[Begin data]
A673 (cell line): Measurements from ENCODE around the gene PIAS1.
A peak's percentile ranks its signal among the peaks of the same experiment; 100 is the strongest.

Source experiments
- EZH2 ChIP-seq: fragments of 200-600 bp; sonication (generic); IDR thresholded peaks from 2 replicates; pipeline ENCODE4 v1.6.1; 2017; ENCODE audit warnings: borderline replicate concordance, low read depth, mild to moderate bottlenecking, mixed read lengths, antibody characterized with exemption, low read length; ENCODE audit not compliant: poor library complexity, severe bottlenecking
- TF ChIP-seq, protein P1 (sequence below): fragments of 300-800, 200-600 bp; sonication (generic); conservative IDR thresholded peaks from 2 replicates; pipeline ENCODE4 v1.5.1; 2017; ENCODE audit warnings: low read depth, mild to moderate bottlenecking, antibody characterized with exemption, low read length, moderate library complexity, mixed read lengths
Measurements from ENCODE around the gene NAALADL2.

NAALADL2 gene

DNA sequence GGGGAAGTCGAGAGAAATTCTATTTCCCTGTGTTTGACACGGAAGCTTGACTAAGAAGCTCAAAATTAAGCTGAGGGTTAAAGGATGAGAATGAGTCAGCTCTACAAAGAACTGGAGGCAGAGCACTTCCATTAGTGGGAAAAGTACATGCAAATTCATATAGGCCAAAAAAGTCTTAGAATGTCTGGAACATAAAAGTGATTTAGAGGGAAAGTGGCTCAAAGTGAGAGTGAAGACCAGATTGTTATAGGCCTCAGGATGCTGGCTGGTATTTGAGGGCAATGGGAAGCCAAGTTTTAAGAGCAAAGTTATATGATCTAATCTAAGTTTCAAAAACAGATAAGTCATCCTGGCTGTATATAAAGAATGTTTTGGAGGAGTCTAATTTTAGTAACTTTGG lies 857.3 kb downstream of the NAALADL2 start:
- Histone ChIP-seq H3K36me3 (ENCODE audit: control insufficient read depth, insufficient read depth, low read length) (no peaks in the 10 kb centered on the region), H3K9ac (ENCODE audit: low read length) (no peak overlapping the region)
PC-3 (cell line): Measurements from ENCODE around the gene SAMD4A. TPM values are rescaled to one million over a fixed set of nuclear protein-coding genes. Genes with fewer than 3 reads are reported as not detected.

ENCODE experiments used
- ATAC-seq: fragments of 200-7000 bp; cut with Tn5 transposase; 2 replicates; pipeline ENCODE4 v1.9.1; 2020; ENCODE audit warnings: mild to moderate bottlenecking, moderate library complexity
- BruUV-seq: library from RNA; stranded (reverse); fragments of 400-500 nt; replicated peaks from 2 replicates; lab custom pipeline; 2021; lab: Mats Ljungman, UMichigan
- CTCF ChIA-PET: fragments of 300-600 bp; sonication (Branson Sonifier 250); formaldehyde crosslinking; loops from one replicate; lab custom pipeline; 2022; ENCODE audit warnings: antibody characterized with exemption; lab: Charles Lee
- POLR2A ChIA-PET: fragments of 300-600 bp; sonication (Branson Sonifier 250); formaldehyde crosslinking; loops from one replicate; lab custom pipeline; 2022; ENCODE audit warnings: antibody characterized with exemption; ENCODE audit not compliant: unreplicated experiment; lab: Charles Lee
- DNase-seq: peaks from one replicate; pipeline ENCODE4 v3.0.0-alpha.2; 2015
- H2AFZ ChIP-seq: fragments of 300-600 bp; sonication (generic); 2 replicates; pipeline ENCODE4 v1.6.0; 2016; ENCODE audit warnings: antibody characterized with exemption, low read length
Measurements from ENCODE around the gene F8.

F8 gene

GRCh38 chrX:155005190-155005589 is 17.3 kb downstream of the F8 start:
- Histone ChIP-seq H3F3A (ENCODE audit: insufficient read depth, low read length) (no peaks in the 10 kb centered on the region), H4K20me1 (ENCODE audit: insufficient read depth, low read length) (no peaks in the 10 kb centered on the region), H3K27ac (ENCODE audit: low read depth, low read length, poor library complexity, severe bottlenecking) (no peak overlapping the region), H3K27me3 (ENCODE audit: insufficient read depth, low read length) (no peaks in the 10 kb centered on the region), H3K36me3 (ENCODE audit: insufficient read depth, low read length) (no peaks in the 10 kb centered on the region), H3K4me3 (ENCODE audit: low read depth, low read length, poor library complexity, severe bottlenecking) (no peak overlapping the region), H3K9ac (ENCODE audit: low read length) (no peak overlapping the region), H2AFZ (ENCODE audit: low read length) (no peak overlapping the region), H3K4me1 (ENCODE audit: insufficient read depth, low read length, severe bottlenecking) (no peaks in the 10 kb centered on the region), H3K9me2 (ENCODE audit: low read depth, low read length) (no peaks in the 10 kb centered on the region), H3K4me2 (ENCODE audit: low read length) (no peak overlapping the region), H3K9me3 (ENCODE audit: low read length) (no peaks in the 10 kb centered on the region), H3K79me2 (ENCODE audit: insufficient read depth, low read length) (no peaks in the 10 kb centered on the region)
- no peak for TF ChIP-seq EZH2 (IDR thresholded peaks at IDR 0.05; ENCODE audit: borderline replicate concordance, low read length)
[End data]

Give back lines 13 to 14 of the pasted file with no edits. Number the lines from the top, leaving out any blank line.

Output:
- BruUV-seq: library from RNA; stranded (reverse); fragments of 400-500 nt; replicated peaks from 2 replicates; lab custom pipeline; 2021; lab: Mats Ljungman, UMichigan
- CTCF ChIA-PET: fragments of 300-600 bp; sonication (Branson Sonifier 250); formaldehyde crosslinking; loops from one replicate; lab custom pipeline; 2022; ENCODE audit warnings: antibody characterized with exemption; lab: Charles Lee